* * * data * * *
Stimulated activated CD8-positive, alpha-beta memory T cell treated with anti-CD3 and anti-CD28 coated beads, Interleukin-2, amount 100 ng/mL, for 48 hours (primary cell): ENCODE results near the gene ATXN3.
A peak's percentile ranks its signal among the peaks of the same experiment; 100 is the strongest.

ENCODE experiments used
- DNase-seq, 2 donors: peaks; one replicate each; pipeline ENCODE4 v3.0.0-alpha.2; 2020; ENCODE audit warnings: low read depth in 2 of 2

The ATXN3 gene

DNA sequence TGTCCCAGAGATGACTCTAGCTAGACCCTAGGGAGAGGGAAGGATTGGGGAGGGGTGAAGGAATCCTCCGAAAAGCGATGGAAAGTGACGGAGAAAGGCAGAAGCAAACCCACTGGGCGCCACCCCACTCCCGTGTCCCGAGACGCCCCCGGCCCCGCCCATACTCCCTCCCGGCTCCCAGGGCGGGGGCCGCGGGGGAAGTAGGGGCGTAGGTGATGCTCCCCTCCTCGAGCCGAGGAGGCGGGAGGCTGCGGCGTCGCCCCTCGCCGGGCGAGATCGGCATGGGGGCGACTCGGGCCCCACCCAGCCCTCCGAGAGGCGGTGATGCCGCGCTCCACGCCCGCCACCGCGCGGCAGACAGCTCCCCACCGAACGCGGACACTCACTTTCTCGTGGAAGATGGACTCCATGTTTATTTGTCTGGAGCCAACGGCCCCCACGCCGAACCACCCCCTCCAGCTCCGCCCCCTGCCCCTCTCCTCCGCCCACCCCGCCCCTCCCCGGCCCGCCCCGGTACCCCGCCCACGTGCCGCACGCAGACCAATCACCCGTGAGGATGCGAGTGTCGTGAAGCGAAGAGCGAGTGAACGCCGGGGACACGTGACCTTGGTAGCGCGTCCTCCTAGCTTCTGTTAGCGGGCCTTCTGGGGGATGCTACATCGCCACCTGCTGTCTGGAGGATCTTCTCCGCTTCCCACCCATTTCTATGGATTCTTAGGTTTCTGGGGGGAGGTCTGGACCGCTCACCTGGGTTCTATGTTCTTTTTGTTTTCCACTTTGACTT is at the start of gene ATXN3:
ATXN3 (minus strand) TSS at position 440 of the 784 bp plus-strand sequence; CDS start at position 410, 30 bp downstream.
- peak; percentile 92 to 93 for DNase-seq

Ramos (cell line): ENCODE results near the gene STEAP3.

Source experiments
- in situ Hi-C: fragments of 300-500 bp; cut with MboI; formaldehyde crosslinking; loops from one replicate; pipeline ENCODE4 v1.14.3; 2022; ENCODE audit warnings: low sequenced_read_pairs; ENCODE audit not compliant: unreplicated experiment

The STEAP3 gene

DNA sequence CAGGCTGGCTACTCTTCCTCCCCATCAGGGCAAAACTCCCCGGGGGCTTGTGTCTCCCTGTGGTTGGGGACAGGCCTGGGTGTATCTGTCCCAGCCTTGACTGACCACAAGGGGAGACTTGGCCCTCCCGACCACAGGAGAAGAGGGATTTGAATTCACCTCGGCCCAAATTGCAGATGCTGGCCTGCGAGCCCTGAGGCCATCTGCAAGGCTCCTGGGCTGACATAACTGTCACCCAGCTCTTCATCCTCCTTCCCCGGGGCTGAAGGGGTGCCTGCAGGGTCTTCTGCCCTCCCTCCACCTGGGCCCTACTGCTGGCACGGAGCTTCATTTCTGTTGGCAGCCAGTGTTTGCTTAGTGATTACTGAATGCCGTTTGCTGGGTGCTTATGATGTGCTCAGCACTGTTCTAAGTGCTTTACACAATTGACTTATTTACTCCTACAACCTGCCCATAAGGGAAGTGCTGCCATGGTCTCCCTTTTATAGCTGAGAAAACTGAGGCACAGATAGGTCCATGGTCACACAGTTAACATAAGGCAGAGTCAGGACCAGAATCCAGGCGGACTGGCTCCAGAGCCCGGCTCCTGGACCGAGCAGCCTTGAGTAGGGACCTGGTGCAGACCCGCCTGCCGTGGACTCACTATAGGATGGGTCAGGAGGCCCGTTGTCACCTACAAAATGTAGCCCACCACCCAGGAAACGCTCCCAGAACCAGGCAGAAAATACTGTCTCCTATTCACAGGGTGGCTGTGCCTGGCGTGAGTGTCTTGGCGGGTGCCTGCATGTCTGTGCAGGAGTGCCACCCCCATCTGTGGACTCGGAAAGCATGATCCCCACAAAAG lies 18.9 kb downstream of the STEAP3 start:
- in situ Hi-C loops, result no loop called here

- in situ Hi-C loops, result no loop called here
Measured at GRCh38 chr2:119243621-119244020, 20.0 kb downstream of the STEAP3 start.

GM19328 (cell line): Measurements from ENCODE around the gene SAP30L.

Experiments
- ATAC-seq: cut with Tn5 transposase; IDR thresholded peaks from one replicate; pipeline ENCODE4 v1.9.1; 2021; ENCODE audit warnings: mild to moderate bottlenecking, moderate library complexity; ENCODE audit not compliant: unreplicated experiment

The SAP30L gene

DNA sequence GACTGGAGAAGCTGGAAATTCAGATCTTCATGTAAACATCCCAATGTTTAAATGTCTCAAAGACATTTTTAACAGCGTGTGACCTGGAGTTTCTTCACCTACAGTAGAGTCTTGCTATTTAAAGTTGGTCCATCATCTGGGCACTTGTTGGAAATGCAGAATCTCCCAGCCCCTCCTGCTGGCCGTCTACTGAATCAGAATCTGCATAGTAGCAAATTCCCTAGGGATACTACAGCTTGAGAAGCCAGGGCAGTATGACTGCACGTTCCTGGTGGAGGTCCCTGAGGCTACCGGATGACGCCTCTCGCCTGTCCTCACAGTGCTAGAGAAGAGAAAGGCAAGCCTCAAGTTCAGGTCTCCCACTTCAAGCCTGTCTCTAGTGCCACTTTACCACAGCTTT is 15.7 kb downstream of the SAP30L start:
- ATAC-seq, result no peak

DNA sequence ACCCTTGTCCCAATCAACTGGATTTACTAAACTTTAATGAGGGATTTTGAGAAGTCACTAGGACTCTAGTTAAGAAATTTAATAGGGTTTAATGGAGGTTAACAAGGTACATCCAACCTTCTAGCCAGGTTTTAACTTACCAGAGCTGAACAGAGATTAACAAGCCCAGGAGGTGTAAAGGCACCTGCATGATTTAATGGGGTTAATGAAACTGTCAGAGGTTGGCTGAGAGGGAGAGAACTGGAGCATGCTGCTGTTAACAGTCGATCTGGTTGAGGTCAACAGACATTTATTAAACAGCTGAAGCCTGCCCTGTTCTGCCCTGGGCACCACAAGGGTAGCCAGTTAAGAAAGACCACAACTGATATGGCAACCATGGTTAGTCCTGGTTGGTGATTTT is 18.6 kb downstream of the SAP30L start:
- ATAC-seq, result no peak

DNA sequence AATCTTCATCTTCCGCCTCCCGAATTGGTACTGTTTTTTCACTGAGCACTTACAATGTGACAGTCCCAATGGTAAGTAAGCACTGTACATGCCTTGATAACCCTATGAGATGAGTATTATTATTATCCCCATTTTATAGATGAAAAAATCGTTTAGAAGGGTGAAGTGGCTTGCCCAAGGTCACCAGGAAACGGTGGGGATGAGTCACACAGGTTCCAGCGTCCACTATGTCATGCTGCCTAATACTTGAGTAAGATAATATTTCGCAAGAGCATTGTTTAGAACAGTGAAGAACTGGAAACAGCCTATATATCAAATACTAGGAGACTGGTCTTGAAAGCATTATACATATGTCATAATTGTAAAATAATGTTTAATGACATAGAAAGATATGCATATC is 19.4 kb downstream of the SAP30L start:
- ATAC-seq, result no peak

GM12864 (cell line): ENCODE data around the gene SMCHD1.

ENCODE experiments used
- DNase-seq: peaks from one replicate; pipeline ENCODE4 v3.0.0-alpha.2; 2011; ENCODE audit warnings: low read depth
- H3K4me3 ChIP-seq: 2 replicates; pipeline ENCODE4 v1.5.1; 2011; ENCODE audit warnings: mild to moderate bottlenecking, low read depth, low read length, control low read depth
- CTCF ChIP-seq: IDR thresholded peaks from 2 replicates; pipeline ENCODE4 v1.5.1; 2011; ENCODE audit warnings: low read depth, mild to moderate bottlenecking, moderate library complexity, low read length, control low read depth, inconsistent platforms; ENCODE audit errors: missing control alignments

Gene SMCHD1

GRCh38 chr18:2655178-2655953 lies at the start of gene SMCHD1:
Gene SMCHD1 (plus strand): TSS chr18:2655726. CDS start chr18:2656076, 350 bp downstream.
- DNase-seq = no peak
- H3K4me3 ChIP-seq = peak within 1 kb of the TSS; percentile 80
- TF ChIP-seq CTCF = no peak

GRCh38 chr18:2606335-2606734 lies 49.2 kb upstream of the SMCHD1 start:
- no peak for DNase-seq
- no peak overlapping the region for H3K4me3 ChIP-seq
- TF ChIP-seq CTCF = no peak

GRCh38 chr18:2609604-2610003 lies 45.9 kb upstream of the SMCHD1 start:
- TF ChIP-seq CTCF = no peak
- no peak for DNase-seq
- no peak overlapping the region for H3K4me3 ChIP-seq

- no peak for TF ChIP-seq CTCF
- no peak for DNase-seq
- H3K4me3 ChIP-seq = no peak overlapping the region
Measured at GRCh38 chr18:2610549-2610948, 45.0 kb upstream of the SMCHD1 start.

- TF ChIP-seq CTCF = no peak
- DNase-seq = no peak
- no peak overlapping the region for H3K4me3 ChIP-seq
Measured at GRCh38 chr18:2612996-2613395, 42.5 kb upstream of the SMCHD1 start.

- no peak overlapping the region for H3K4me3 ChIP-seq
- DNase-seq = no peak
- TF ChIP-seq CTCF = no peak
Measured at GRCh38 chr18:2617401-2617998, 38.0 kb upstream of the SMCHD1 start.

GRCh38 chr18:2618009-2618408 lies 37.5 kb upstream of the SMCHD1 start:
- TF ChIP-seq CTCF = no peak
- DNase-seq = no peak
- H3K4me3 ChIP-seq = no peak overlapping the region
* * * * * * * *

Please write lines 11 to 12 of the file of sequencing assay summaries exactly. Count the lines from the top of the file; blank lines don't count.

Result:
- in situ Hi-C: fragments of 300-500 bp; cut with MboI; formaldehyde crosslinking; loops from one replicate; pipeline ENCODE4 v1.14.3; 2022; ENCODE audit warnings: low sequenced_read_pairs; ENCODE audit not compliant: unreplicated experiment

The STEAP3 gene